Our perceptual responses to the world around us are sensual in two meanings of the word—both sensory and evoking aesthetic enjoyment. Through their focus on the processes and artifacts of aural perception, much of the work of composer James Tenney (1934-2006) pivoted between both kinds of sensuality. Tenney liked to say that he handled form not as a vehicle for a quasi-narrative arc, but instead as an object of perception—something of interest in its own right. And the pieces on this recording are indeed consistent with that description.
One of Tenney’s interests was in the range of consonances and dissonances contained within the spectrum of the harmonic series. Tenney’s work with the harmonic series, which represented a kind of North American spectralism independent of the spectralism developed in Europe, was aimed toward focusing attention on, and deriving independent pleasure from, these basic sound materials underlying more complex musical forms. This is apparent in For Twelve Strings (rising) of 1971, which is based on the tension between the consonant relationships among the lower harmonics and the more dissonant relationships that arise the higher up the series one reaches. The piece, scored for four violins, four violas, two cellos and two double basses, consists of simultaneous and constantly rising glissandi across registers, sounding like a looped siren or a Moebius strip of sliding tones.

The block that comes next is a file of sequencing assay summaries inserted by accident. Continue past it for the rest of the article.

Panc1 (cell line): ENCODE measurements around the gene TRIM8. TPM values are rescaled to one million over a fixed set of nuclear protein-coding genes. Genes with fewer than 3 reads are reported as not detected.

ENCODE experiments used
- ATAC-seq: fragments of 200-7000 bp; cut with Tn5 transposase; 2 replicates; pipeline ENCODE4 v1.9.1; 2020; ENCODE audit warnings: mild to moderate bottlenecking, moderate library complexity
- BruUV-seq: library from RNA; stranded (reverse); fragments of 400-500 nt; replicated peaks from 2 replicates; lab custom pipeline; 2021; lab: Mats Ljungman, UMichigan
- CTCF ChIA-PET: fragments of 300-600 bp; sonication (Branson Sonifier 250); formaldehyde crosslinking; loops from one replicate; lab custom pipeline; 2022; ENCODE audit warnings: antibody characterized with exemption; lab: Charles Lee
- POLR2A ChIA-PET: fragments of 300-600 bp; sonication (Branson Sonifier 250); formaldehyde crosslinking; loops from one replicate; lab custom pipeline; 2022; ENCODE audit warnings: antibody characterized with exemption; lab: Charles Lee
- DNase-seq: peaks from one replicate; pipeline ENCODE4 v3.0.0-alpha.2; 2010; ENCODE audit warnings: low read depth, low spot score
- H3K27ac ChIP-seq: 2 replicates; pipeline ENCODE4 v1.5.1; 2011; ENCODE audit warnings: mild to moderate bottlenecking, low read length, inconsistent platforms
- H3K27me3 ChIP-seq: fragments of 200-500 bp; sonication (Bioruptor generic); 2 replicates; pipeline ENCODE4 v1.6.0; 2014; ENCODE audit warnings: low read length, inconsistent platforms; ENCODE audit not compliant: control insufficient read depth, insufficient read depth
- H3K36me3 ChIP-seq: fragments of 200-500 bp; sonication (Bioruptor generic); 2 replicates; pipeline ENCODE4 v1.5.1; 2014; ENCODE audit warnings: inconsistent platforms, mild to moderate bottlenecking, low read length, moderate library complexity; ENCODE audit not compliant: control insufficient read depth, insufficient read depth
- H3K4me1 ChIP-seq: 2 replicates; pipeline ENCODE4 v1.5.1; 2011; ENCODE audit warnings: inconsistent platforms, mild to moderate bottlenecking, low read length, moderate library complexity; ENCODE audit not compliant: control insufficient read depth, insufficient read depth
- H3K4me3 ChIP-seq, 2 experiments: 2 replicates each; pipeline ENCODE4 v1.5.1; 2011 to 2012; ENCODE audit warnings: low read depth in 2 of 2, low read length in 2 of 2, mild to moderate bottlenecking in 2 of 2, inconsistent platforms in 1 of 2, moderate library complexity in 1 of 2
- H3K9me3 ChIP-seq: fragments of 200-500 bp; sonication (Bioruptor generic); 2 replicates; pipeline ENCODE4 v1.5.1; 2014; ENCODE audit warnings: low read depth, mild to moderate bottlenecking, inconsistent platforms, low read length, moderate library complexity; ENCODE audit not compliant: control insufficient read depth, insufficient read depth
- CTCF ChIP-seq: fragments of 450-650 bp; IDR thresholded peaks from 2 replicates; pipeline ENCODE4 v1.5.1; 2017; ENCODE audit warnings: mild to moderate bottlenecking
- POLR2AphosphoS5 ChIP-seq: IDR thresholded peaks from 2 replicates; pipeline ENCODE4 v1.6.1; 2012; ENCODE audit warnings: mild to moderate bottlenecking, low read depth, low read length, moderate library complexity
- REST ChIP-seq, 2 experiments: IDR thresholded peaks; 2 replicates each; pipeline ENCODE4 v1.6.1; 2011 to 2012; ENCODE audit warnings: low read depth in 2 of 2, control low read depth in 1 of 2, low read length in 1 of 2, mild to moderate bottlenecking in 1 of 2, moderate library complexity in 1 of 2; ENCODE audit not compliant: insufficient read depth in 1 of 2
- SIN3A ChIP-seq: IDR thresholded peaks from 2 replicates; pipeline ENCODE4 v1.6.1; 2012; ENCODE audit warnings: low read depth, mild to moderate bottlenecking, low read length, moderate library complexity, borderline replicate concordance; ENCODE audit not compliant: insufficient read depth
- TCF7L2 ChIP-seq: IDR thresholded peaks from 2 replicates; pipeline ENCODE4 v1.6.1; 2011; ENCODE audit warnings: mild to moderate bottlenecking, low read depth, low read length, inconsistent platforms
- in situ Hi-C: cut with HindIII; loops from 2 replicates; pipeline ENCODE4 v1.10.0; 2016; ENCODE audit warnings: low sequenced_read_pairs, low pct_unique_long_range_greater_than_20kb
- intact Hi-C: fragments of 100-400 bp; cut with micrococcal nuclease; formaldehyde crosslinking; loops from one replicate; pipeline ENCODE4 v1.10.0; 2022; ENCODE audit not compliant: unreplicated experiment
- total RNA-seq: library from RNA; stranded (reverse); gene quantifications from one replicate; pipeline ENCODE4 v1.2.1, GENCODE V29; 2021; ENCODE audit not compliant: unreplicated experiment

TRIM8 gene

Tenney’s interest in pitch combinations producing acoustic beating phenomena is represented by Two Koans and a Canon (1982), a three-movement work for solo viola, played by Elizabeth Smalt, and tape delay. The first movement, essentially an adaptation of Tenney’s 1971 solo double bass piece The Beast (a title some of us may prefer to read as an anagram on “beats” rather than a commentary on the nature of the instrument), plays out as a gradual, microtonal divergence and convergence of pitches relative to a constant pitch. This produces a beating effect that changes with changes in the distances between pitches. The tape delay comes in at the third movement, a canon that begins with the viola’s open C string and develops through a process of stacking harmonics along ascending and descending paths. (The koan for this canon might well be, “What is the sound of one pitch unraveling?”)
A tape delay system is also deployed in 1984’s Voice(s), realized here by a small ensemble of voice, recorder, clarinet, viola, keyboard, trombone and cello. The piece is largely concerned with textural organization as it thickens and thins and plays off of the perception of different pitches appearing to fuse and separate.
Harmonium, which also includes the compositions Harmonium (1976) and Blues for Annie (1975), is an excellent point of entry into the world of this important composer.